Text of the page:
Executing an Effective Security Program

In today’s global Internet connected and reliant IT environment, the issue of corporate networks becoming compromised is a fact. Defense in depth is still and important design pattern, but organizations with even relatively mature capabilities are relying on detection since prevention is simply not enough anymore. Whereas several years ago we used to speak about prevention of externally facing application attacks through coding flaws that lead to SQL Injection and buffer overflow attacks, now successful attackers have moved onto the weakest link: users. Compromise of user credentials now comprises 96% of the successful attacks on organizations. Why go through the brute force and difficult path of application compromised when the attackers can simply conduct a successful spear phishing attack on individuals in the organization?

This is where advanced detection comes in. User and Entity Behavior Analysis leads to high quality alerts regarding anomalous behavior that is exhibited by accounts where the user has been successfully compromised. Same detection capability exists for detecting users that are exceeding their authority, typically classed as Insider Threat – as well the machine learning can also detect systems (entities) that are behaving in a way that is antithetical to it’s normal behavior. Think of Point of Sale or healthcare Internet of Things devices that have been compromised and there aren’t specific user identities that can be used to profile normal behavior.

Of all these technologies that can be deployed, the foundation must be a sound information security program that puts policies, standards, guidelines and procedures in place that authorizes and supports the controls. The Security, Cyber, and IA Professionals (SCIAP.org) group have pulled together a concise document that outlines how to build an Effective Security Program.

BlockSync Project

Welcome to the BlockSync Project

This project aims to provide an efficient way to provide mutual protection from deemed bad actors that attack Internet facing servers. The result will be an open source set of communication tools that use established protocols for high speed and light weight transmission of attacker information to a variable number of targets (unicasting to a possibly large number of hosts).


There are many open source firewall technologies in widespread use, most based on either packet filter (pf) or netfilter (iptables). There is much technology that provides network clustering (for example, OpenBSD’s CARP and pfsync; netfilter; corosync and pacemaker), however it’s difficult for disparate (loosely coupled) servers to communicate the identity of attackers in real time to a trusted community of (tightly coupled) peers. Servers or firewalls that use state-table replication techniques, such as pfsync or netfilter, have a (near) real-time view of pass/block decisions other members have made. There needs to be a mechanism for loosely coupled servers to share block decisions in a similar fashion.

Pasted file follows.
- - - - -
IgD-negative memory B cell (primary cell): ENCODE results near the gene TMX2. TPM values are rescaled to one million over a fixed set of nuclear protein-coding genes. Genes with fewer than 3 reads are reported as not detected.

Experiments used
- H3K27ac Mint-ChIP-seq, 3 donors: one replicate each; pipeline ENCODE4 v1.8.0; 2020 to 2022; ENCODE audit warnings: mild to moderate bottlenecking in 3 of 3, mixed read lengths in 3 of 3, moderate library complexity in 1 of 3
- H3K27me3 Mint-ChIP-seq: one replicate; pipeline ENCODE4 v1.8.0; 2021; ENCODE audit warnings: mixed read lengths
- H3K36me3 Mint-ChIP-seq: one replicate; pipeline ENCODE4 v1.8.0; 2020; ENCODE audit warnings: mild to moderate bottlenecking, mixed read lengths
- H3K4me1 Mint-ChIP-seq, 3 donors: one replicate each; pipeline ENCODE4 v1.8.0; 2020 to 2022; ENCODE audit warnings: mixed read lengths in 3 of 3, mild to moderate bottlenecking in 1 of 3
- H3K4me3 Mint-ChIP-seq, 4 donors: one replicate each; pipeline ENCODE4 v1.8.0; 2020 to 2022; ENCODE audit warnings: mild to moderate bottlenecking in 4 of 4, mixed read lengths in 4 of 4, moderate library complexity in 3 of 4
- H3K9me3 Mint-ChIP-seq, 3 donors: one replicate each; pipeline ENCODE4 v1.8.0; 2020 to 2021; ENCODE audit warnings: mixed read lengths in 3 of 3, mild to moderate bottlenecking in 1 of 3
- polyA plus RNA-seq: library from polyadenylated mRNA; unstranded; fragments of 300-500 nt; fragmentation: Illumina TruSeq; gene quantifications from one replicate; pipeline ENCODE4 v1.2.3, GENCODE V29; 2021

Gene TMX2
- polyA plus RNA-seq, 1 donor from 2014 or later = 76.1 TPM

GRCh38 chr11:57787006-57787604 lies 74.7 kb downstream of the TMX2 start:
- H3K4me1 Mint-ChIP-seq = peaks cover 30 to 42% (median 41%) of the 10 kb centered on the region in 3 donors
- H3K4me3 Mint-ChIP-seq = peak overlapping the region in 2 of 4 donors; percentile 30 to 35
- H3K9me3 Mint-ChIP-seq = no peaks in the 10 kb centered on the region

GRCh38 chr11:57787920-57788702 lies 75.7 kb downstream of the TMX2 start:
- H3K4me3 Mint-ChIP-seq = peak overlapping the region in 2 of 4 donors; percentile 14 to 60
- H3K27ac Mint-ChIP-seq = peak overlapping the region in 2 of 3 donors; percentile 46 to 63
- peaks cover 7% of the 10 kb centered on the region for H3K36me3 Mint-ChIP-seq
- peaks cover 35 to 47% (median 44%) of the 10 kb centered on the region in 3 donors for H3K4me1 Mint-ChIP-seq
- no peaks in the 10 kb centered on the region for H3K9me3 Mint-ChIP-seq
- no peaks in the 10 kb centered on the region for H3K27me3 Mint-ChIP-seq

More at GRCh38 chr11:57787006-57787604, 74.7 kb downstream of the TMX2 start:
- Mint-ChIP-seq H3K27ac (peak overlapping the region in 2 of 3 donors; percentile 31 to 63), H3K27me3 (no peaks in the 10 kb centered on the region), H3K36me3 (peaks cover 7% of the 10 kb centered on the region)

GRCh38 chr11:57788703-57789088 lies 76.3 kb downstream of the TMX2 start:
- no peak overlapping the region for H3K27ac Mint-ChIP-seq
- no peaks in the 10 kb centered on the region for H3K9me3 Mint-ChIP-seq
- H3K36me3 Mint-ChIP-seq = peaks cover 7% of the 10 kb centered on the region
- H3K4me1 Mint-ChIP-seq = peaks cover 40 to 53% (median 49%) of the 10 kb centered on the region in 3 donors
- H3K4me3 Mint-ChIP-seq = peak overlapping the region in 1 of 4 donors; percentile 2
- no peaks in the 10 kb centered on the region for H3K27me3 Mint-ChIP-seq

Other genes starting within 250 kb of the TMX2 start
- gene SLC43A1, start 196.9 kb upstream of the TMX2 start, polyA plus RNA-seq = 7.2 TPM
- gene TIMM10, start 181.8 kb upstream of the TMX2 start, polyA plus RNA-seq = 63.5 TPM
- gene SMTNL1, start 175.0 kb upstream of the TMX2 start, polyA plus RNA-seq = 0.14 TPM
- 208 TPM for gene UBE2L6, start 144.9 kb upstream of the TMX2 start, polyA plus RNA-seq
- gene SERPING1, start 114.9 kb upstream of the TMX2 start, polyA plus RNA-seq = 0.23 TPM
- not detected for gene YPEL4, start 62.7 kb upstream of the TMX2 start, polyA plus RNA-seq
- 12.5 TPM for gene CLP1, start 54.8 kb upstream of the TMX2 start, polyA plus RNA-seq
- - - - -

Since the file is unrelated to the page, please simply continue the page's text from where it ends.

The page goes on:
Our goal is to create an open source tool for those of us that have multiple Internet facing servers to crowd source information that will block attackers via the firewall technology of choice (OpenBSD/FreeBSD pf/pfSense, iptables, others).

Project Page

All project files are still private yet, but when we publish to GitHub or SourceForge, this section will be updated.


We have published a GoFundMe page to acquire more lab equipment here at gofundme.com/BlockSync

Trade offs of the terrible syslog protocol

syslog is a very old message transmission protocol that transmits system messages across a network. The first versions of this protocol were drafted into RFC 5426. Some assumed updating the transmission to use TCP would make things better, and the IETF released RFC 6587 describing syslog over TCP. The problem is, that is inherently unreliable as well, since the application (syslog) has no mechanism to ensure that all messages transmitted were actually received, regardless of the network level transport protocol used to convey the messages.

Rainer Gerhards wrote a blog post on the unreliability of using plain TCP to transmit syslog event data.

An attempt to create a reliable syslog protocol is described in RFC 3195, the problem is that very few vendors have adopted that standard (BEEP).

There is a movement to find a more reliable system message delivery mechanism, as described in this Wikipedia post, however the problem is not only one of a technically feasible mechanism – one that relies on the application itself to validate and guarantee message integrity and completeness – but also on wide spread adoption by the 10’s or 100’s of millions of devices that send their system logs via syslog UDP.

That will take decades, so best is to use mechanisms that can collect the event messages in native syslog UDP format as close to the generating source as possible then use an application oriented framework to convey those messages to their destination. HP ArcSight SmartConnectors are a good way to accomplish this, with their application level event queuing on input, persistent caching output, compression, encryption, bandwidth throttling, filtering, aggregation and event QoS policies.